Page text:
Smog Check Needs Tune-Up

(July 25, 2010)

sun_san bernardino

July 25, 2010

The fundamental problem with the state's Smog Check program is that it uses a wide net to snag a few small fish.

That's why a bill by Assemblyman Mike Eng, D-El Monte, is a good fix to an out-of-date and sometimes unfair program.

It doesn't take a rocket scientist to know that newer cars with their sophisticated engines and emission systems pollute far, far less than older cars, which are responsible for the bulk of the dirtiest tailpipe emissions.

Eng has proposed a revision to Smog Check that adjusts the program to that reality. Assembly Bill 2289 would make it easier for newer car owners to have their cars Smog Checked, and potentially more difficult for older car owners by requiring older cars to go through Smog Check stations with higher standards and more advanced testing equipment.

The bill would also ratchet up the fines on scofflaw testing and repair stations, going from a maximum of $2,500 to $5,000.

In our region where air quality is still a major concern, the bill would reduce the amount of smog-making emissions by 70 tons per day. That's akin to taking 800,000 older cars off the road every day in California, according to the American Lung Association, which supports the measure.

We're not certain that the changes in the bill will solve all the problems with Smog Check. But this program desperately is in need of a tune-up, something that has not happened since it received a major overhaul back in 1994, and Eng's bill is one of the best to come around to accomplish just that.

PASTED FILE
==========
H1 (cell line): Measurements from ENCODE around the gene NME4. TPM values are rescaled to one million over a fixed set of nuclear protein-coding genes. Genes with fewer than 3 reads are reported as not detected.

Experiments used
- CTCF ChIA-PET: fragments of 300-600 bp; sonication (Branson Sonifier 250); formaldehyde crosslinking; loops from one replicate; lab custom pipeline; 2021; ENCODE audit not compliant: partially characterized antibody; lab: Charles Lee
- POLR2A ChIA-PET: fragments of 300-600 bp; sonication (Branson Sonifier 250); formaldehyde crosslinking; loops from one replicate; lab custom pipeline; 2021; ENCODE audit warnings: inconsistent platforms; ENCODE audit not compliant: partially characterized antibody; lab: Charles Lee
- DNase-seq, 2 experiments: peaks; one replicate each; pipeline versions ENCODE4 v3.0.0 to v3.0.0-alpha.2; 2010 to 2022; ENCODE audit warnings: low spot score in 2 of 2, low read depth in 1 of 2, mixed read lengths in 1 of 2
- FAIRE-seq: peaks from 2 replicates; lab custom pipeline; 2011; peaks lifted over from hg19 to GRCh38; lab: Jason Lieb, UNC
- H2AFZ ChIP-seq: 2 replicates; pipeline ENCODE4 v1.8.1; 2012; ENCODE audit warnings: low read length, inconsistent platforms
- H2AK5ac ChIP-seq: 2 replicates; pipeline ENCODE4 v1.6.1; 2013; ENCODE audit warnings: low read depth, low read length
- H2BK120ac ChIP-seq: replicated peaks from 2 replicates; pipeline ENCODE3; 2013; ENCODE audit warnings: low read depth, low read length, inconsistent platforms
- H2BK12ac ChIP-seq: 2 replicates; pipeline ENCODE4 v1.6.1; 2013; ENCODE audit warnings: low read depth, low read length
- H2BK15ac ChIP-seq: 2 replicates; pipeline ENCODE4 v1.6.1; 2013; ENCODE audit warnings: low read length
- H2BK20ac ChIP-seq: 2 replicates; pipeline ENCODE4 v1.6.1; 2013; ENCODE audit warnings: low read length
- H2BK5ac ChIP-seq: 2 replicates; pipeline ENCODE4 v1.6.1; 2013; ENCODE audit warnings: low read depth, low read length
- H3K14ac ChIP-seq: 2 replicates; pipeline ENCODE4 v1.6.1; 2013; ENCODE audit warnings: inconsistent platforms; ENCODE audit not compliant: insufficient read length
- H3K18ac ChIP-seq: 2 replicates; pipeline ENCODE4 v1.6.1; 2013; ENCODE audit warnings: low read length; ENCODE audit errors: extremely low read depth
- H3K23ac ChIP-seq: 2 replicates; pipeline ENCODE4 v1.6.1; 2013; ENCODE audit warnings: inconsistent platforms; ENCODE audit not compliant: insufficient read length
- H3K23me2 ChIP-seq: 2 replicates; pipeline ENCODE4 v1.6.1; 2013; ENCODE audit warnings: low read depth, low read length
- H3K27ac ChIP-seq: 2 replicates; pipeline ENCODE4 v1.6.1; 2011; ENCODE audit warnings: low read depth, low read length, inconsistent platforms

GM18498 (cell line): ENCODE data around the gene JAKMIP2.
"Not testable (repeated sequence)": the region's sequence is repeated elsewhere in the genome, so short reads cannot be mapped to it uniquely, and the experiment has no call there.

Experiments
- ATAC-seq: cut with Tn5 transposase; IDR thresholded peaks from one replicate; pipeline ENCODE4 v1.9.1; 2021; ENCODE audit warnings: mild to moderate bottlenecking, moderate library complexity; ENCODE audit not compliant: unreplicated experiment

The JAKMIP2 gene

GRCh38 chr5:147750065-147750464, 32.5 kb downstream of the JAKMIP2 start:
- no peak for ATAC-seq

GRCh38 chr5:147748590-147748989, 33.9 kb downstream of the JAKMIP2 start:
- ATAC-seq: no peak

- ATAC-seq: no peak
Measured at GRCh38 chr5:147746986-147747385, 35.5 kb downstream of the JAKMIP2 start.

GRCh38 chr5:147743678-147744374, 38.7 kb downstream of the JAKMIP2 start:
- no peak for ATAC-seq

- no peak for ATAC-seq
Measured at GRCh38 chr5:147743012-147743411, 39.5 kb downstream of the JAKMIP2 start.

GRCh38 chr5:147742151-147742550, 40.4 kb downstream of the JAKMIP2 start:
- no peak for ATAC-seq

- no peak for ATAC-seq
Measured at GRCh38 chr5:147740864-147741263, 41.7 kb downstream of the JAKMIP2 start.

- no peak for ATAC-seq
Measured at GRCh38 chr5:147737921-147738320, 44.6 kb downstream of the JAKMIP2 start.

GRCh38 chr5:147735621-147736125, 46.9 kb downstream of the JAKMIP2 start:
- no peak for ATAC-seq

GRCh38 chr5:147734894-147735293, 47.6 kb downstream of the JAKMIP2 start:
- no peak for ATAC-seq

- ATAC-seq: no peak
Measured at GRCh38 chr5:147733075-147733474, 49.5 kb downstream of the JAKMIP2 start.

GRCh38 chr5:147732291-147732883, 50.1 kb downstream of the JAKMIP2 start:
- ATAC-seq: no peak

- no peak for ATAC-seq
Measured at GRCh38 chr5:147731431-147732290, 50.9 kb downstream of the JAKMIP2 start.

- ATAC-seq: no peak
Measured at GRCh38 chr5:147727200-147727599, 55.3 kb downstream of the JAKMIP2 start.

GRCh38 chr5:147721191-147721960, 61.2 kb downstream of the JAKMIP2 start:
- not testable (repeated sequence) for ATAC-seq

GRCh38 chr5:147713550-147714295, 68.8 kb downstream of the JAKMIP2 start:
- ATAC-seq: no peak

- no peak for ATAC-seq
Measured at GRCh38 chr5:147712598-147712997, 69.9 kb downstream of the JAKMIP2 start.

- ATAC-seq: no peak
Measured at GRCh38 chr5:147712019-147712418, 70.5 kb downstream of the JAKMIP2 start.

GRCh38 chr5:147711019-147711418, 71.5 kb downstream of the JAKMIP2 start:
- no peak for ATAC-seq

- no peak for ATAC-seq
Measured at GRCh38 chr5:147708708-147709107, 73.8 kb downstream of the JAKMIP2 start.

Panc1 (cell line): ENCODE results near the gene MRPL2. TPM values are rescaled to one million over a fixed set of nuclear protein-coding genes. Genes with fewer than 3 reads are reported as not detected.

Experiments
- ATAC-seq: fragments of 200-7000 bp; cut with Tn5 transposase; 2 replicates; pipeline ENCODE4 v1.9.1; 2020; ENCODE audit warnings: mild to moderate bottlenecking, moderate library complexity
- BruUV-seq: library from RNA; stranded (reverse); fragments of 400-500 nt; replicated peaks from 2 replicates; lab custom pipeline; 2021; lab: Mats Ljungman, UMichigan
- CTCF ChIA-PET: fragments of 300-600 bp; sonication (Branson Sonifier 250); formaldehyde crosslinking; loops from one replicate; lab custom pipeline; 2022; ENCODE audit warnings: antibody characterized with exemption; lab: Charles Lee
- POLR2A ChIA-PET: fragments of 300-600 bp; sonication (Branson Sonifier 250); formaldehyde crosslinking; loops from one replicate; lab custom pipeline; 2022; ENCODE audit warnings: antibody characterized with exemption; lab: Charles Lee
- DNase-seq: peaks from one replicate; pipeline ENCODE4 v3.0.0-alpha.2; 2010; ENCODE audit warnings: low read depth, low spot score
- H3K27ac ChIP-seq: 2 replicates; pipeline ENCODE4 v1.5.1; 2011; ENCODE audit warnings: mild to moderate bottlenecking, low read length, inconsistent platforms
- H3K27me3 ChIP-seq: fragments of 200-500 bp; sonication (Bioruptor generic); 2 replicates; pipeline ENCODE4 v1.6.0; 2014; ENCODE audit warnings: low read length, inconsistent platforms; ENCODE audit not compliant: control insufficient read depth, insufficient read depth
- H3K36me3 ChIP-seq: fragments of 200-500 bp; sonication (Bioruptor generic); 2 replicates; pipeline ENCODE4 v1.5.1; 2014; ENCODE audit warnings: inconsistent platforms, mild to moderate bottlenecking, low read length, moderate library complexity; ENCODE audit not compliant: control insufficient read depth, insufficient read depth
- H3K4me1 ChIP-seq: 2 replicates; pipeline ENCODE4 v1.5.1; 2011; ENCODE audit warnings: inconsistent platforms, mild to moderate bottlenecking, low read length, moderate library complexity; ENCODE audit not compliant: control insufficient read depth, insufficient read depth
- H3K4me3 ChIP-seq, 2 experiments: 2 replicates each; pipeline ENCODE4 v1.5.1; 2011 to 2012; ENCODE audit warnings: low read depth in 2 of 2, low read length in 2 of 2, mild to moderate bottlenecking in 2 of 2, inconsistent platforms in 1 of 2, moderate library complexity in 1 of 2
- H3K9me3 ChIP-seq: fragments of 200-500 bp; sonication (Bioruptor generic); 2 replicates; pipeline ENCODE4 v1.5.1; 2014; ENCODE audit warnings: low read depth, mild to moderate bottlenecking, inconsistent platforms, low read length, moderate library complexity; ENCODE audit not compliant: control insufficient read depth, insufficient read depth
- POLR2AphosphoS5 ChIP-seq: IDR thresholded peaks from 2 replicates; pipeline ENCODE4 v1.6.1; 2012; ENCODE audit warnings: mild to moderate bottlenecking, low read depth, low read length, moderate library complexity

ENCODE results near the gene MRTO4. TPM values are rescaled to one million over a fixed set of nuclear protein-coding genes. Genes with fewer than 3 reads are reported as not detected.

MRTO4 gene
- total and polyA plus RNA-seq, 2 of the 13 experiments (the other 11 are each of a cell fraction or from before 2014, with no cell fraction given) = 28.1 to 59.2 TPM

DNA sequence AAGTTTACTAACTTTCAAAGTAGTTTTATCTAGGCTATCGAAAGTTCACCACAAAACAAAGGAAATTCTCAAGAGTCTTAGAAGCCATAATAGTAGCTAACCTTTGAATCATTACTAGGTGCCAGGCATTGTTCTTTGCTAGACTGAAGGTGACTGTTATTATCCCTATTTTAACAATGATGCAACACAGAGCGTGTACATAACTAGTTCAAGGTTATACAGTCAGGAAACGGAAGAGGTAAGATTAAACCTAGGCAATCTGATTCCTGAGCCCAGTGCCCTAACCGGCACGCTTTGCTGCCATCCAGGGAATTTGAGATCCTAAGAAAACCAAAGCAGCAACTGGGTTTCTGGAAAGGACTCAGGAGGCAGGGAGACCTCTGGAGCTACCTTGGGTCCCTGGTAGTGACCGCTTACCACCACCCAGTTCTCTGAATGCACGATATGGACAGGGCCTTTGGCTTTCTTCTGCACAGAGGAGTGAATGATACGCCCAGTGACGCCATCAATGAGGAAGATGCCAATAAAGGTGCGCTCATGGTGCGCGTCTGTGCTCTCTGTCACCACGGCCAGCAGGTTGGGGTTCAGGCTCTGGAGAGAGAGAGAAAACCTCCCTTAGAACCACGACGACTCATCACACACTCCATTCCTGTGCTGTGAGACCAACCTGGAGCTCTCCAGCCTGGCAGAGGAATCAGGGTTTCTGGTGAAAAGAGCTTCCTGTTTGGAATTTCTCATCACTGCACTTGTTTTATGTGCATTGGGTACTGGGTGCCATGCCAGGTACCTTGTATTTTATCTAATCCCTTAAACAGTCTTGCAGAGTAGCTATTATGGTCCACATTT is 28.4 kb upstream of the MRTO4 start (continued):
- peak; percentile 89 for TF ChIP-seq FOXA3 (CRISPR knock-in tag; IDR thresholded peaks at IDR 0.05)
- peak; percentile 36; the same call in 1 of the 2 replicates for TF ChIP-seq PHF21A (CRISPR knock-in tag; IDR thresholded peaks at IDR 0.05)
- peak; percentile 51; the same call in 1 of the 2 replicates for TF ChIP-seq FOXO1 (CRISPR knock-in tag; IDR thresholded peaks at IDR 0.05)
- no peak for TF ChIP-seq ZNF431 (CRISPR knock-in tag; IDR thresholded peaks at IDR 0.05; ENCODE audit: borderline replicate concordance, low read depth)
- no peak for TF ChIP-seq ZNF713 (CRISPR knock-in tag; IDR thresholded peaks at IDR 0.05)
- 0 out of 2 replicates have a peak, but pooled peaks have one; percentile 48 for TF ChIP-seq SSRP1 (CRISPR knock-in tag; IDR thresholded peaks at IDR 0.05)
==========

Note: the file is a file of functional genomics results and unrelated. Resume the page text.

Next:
We like that it requires the station technician to plug into a car's on-board diagnostic testing (known as OBD II) to make sure the emission system is performing well. The on-board diagnosis would be the only test required on vehicles made in 2000 and later. (New cars are not required to be Smog Checked for the first six years). That change alone would knock the time in half a consumer has to wait around for a technician to complete the check, says Eng. It would also reduce the price of the test from an average cost of $48 to $22.

Using a car's onboard diagnostic system makes sense. Why not use the computer that comes with the car to test its own emissions? The change would put California in line with the testing protocols used in 22 other states.

We appreciate the way the bill was debated in the Assembly and amended by the author, giving station owners more time to comply. The changes will not go into effect until January 2013. Eng's careful handling of the opposition has resulted in support from business, including the association that represents California's test-only stations. It also is supported by the California Council for Environmental and Economic Balance, an association of business and labor groups that represents aerospace, telecommunications, energy and automakers.

The bill is headed for the Senate Appropriations Committee. It should be approved, adopted by both houses of the Legislature and signed by the governor.